A Castlecliff woman claims she had her eyesight "insulted" after querying the size of the print in the new Wanganui telephone book, before being offered a free magnifying strip.

Mrs O'Donnell said, in a letter to the Wanganui Chronicle, when she rang Yellow to ask how people were supposed to read the "teeny tiny" lettering, she had her eyesight insulted.

She eventually found out Yellow would send a free magnifying strip on request.

However, when she requested strips for her neighbours too, she was turned down because Yellow wanted to receive the requests individually.


Mrs O'Donnell said the fact Yellow had the strips available on request demonstrated they knew they were making life difficult for a huge part of society. "... they don't care or they would make it widely known these strips are available."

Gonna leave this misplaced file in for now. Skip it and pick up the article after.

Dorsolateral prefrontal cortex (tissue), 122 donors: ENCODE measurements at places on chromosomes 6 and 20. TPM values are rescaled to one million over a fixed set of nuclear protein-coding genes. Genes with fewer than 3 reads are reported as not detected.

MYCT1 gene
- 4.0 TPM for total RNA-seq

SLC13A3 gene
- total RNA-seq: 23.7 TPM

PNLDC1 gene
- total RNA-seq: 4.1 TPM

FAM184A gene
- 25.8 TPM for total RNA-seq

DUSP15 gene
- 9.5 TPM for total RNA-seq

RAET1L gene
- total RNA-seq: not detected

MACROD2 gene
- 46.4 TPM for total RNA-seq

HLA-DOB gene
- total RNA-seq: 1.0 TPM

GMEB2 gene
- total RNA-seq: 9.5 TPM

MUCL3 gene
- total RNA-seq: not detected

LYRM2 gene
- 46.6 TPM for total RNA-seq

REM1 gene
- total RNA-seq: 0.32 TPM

Yellow communications manager Charlene White said people needed to call to request a magnifying sheet individually.

"This is a free service. In addition, for those who are legally blind, they can call Telecom and register (with proof of their condition) for the 018 service for free," she said.

The company had made a range of changes to local directories to make the format more user-friendly, she said.

"One of the changes includes making the books smaller so they are easier to use, handle and store."

Before making the changes, the company ran some focus groups to gauge what people thought, Ms White said."People told us that though they would have liked the font size to remain at its original size, they were happy to trade off the slightly smaller font for a book that was easier to use and store. Which means it's now more likely to be kept by the phone and used more regularly."

The company was also committed to being more sustainable, with the new format being more environmentally friendly, she said.